For the immediate sense of freedom I always feel so palpably. It was all kinds of liberating to be able to drive out in a car without tints, in short shorts and a tank top at mid-day and have zero pairs of eyes curiously looking at us. I say shorts and tank top because it’s what I had on on that first day when I drove out to drop Niyu off and run some errands, but really it isn’t about the clothes. I was always aware of this luxury of anonymity when I lived in Goa, but being in Bangalore for a year and see-sawing between trying to be myself and blend in with as few raised eyebrows (even when fully, modestly clothes and adequately covered up *eyeroll*) as possible has made the luxury even more special.

For the wide open spaces. The green hubs. The views.

For the market freshness.

For the breakfasts.

I am really enjoying being in this wonderful sweet spot with adequate time and distance between us, and giving myself the permission to enjoy Goa anew. Maybe it is the contrast between where I am now (mentally and emotionally) that makes it possible to be a little balanced and measured than I was when I moved. Maybe I just needed to look away to clear out all that clouded my opinions, in order to appreciate Goa for what it was. Maybe I needed a shift from the over-familiarity and the comfort of a cubby-hole I had gotten myself in. Maybe it is just that I needed a year out to recharge my batteries.

I’m grateful for Goa. And it will always have a large part of my heart.

Day 130: Simple things

Postcard from Goa 8.

Aaaand. It’s done.

I suppose this ought to feel really good, but the darn thing took so much longer than anticipated, and had so many untoward delays, and the waiting has taken forever, that neither VC nor I knew what to feel when we were handed the key.

I’m grateful for everything that’s gone into making this possible. Mostly for VC, because on my own, left to my own antics, I’m not sure I’d get down to doing anything to own a little place of my own.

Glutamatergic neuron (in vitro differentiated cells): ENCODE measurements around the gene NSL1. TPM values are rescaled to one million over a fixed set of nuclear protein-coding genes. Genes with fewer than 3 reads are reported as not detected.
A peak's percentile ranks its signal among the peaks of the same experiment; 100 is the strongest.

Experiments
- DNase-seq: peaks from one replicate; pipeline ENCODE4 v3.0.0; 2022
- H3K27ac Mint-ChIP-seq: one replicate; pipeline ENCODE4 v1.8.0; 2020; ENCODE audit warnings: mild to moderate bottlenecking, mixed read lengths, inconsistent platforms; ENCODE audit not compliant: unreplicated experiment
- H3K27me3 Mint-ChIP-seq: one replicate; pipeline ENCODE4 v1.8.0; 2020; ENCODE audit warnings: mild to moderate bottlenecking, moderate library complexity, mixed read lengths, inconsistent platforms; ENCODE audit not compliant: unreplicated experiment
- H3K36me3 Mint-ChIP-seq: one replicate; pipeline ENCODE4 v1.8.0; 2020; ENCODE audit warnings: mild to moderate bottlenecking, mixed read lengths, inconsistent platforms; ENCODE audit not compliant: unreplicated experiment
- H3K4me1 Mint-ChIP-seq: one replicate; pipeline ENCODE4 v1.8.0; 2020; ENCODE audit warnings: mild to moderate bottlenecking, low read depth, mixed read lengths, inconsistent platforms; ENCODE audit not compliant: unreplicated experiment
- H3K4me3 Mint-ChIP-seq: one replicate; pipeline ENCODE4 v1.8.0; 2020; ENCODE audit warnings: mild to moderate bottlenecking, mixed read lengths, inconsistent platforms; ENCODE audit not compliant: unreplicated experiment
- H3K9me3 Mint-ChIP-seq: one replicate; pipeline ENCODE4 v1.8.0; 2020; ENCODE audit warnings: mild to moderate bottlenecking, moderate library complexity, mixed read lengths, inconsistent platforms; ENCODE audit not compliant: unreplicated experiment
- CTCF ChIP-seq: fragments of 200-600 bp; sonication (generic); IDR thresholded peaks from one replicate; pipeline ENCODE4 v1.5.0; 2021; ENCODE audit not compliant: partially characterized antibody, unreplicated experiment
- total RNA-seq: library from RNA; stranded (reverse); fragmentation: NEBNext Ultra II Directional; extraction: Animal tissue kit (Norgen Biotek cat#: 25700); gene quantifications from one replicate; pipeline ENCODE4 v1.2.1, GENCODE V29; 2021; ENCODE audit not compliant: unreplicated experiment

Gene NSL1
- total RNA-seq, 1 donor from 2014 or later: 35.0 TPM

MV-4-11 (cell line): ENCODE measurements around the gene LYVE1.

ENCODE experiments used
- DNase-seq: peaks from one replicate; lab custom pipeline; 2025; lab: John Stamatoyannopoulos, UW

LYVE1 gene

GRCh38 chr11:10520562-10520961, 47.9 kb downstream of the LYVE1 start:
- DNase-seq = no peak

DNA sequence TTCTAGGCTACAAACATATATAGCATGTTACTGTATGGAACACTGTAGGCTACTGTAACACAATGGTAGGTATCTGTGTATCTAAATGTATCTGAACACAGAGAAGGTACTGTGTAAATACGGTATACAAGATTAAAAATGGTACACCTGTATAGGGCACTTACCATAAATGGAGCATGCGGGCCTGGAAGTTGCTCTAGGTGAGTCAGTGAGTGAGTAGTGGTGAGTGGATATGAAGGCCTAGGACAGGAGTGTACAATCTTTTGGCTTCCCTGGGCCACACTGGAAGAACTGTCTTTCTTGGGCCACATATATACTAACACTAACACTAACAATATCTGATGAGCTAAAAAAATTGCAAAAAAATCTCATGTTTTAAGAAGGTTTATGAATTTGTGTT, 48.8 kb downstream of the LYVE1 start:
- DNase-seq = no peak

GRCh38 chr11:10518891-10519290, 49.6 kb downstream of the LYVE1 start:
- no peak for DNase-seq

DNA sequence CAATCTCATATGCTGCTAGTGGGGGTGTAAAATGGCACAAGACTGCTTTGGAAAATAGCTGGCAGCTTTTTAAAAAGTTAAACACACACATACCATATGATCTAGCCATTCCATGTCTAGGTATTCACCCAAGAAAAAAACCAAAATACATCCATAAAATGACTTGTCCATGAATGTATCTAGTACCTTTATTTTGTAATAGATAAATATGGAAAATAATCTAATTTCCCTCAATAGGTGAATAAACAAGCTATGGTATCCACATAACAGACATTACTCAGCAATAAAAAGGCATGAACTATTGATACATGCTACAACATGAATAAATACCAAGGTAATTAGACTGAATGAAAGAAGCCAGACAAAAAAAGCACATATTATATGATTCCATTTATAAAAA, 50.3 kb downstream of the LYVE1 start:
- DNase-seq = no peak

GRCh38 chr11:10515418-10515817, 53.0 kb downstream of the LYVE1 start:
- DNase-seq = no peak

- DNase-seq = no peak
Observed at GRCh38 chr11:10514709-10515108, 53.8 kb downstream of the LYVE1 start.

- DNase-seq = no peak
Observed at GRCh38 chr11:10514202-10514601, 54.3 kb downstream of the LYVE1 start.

Now, to let that sink in a bit.

Two years ago: Day 130: April

Day 114: Just a stirring in my soul

This past week has been all about my grandmother who is visiting. It so happened that my parents were both away for four days and my sister and I ended up being home. I haven’t had this kind of time to spend, close to my grandmother, in years and years.

I’m grateful for the time we had. The meals we cooked and shared. The mangoes we gorged on. The conversations we had. For the energy and spirit she has well into her 80s. For the trooper that she is, enthusiastic and light at heart. Always ready for some fun. And if it involves a good meal and dessert, she’s all in. Always.

I’m so grateful for family. For serendipitous summer togetherness. Just like when I was younger and we’d visit my grandparents in Mumbai.

I’m grateful for the turning of tables and being given the chance to look after her, the way she has, us for nearly all our lives.

One year ago: More books (and a mini Bangalore update)

Day 102: And I’m feeling so bohemian like you

This week:

  1. My house turned into a makeshift studio. Which is to say it was turned upside down entirely. We papered over our living room windows with black chart, cleared out the flood seating, dragged a heavy-ass carpet over from my folks’, set up lights and a tripod (which one set can’t be moved until the shoot is entirely done). It’s been four days and counting. No sign of finish yet.
  2. My house hasn’t been thoroughly cleaned like it usually is every day. Because we’re unable to move this very elaborate set up out/around to allow said cleaning. I’m happy to report, I did not lose my shit.
  3. I added hand model and stop-motion art direction intern to my list of roles/responsibilities at Something Filmy. That would be in addition to my existing titles and roles as co-founder, partner, co-director, friend, foe, confidant, general errand person and master of all resources.
  4. My fridge turned into a restaurant fridge with four kinds of plated meals and a gazillion sides being piled in there, for the shoot.
  5. My freezer turned into a cold stone ice cream shop and my living room console has enough toppings and cones and waffles stashed to open up a little pop-up.